The work that led to that successful launch Sunday started about one year earlier, when Orbital Sciences—the merger that created Orbital ATK was not finalized until this February—reached a deal with ULA for an Atlas launch of a Cygnus cargo spacecraft, allowing Orbital to continue deliveries of cargo while it re-engined the Antares vehicle.

“We’ll find some things to improve the process, but my sense of things is that those will be relatively minor,” DeMauro said of Cygnus processing at KSC. “The overall process was handled very well.”

While the work of integrating a payload with its launch vehicle often takes two years or more, Orbital and ULA got that done in under a year. DeMauro, in an interview at the Kennedy Space Center last week, said that had in large part to do with the experience that both companies had, and the fact that Cygnus was a flight-proven vehicle that eliminated a lot of the preliminary, iterative analyses required for a typical payload.

“Nothing was cut out,” he said of that integration work. “We’re confident it was a full effort, we just did it in a 12-month period.”

The process of preparing Cygnus for launch on Atlas was similar, in many respects, to the work needed for an Antares launch. One major difference is that the Cygnus is encapsulated in the Atlas’s payload fairing earlier in the process: more than two weeks before launch, in this case. That limits the ability to do a “late load” of cargo, including perishable items like fresh fruit.

That inability to do a late load also became an issue when a piece of hardware in the station’s power system, called a sequential shunt unit, failed on the station last month around the time the Cygnus was being encapsulated. NASA weighed sending a replacement unit to the station on the Cygnus, but that would have required taking Cygnus out of its payload fairing, delaying the launch.

NASA decided the failure wasn’t serious enough to warrant a launch delay to add the replacement, which will be sent on a later cargo mission. “We’ve lost the power from that, but we haven’t actually lost any redundancy, so the next worst failure is no worse today than it was before we had this sequential shunt unit fail,” Shireman said at the pre-launch press conference.

DeMauro, in the interview, said he didn’t see any major issues that he’d like to address with ULA after the launch. “We will sit down in a couple of weeks with the KSC folks, their contractors, and the ULA folks, and we’ll work through a lessons-learned review,” he said. “We’ll find some things to improve the process, but my sense of things is that those will be relatively minor. The overall process was handled very well.”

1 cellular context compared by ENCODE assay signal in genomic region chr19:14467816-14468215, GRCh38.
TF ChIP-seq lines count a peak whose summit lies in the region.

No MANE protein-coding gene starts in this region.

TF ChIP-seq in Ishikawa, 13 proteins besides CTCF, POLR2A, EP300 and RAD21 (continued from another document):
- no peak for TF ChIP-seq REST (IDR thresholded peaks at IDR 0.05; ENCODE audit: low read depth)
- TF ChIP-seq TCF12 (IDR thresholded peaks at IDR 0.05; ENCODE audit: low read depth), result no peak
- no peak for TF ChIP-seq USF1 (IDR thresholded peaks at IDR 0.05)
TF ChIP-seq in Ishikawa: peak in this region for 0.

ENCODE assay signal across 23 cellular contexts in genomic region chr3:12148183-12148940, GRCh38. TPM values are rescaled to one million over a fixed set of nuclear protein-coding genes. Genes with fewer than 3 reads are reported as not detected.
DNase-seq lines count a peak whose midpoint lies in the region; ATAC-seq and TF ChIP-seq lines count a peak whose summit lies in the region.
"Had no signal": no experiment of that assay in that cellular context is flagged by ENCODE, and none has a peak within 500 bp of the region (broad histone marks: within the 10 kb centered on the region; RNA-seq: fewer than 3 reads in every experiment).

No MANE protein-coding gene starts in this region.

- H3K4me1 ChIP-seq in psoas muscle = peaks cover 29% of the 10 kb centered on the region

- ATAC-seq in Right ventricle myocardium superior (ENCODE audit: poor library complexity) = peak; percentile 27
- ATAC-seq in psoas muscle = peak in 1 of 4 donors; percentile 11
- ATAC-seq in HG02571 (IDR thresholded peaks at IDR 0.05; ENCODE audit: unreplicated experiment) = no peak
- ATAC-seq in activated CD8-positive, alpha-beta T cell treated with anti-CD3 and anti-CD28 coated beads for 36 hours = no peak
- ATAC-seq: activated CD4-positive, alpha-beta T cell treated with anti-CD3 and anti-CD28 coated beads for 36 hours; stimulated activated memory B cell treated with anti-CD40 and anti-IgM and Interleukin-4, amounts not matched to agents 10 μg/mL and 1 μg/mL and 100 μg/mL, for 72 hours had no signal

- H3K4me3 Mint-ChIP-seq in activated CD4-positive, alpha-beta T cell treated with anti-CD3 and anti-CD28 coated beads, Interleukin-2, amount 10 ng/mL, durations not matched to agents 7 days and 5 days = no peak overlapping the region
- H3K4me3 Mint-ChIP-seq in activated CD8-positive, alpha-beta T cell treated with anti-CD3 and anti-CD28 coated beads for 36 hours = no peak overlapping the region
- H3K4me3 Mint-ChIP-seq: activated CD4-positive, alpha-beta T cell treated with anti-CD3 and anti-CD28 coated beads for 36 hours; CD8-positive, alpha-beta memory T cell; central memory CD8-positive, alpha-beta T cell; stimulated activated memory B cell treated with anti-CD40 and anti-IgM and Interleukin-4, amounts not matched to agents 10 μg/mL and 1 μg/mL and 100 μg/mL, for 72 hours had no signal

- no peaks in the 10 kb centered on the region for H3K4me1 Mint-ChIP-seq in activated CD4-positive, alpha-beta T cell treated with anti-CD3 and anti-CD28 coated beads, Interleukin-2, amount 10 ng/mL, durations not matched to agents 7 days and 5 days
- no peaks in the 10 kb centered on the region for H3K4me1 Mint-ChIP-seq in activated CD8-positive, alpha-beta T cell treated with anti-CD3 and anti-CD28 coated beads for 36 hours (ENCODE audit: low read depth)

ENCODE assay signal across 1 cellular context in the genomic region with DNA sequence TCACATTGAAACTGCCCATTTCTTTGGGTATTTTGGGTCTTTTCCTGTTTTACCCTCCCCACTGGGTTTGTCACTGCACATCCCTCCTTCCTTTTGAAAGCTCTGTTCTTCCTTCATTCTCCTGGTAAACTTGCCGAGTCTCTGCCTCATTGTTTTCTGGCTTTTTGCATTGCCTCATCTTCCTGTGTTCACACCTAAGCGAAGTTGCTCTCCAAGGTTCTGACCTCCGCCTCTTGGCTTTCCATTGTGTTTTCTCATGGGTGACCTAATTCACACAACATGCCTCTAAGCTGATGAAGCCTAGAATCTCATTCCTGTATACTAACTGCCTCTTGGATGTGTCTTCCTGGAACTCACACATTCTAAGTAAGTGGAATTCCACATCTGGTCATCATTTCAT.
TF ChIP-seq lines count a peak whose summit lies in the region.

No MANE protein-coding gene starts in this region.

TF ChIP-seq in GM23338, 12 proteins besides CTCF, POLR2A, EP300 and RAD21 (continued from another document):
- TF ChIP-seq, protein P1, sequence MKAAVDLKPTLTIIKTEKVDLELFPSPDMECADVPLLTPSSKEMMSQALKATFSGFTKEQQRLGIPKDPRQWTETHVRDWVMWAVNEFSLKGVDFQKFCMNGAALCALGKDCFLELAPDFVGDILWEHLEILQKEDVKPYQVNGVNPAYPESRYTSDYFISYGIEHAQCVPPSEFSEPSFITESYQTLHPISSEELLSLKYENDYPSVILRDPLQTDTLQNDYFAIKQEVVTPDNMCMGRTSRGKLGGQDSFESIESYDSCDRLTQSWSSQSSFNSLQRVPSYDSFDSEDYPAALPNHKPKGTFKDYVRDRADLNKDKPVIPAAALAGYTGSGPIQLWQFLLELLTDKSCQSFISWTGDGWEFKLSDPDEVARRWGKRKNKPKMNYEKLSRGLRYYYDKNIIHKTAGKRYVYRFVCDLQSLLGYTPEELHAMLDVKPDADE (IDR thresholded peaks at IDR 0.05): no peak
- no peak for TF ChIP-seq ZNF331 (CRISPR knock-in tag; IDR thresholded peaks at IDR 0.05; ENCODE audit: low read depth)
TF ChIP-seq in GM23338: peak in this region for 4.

That’s important, since in a few months Orbital ATK will be back in Florida for a second Cygnus launch on an Atlas 5, currently scheduled for March 10. Elements of that spacecraft will start arriving in Florida in January for payload processing, an effort DeMauro anticipates to be similar to this mission’s work.

In parallel to the company’s work launching Cygnus missions on Atlas rockets, Orbital ATK is upgrading its Antares rocket, replacing the AJ26 engines (“Americanized” versions of the Soviet-era NK-33 originally built for the N-1 Moon rocket) with RD-181 engines from NPO Energomash. That effort, company officials say, remains on schedule.

“It’s probably as close to a drop-in replacement as you could find to the AJ26,” said Mike Pinkston, vice president and general manager of the Antares program at Orbital ATK, in an interview last week. “There are a number of changes, but in the grand scheme of things they’re relatively minor compared to what they could be.”

He said the company was in the “final throes” of integrating the RD-181 into the Antares first stage, with that work likely to finish up early next year. The rocket will then go to the pad at Wallops in early March for a hot-fire test. If successful, the vehicle could be ready for launching a Cygnus spacecraft by late May or early June, a schedule that will also depend on other vehicle traffic to and from the ISS.

The pad itself at Wallops is ready, with repairs after last year’s Antares launch failure now complete, Pinkston said. Those repairs also included what he called some “relatively minor” modifications to accommodate the RD-181 engine.

“We’re certainly keenly interested in expanding the market for Antares,” Pinkston said.

That late spring Antares launch would be followed by another in October, carrying another Cygnus to the station. Orbital ATK is also continuing to look for other customers for Antares: currently, the only missions on its manifest are Cygnus cargo missions for NASA, a schedule that currently runs to early 2018 pending the outcome of a new cargo contract NASA now plans to award to two or more companies by late January.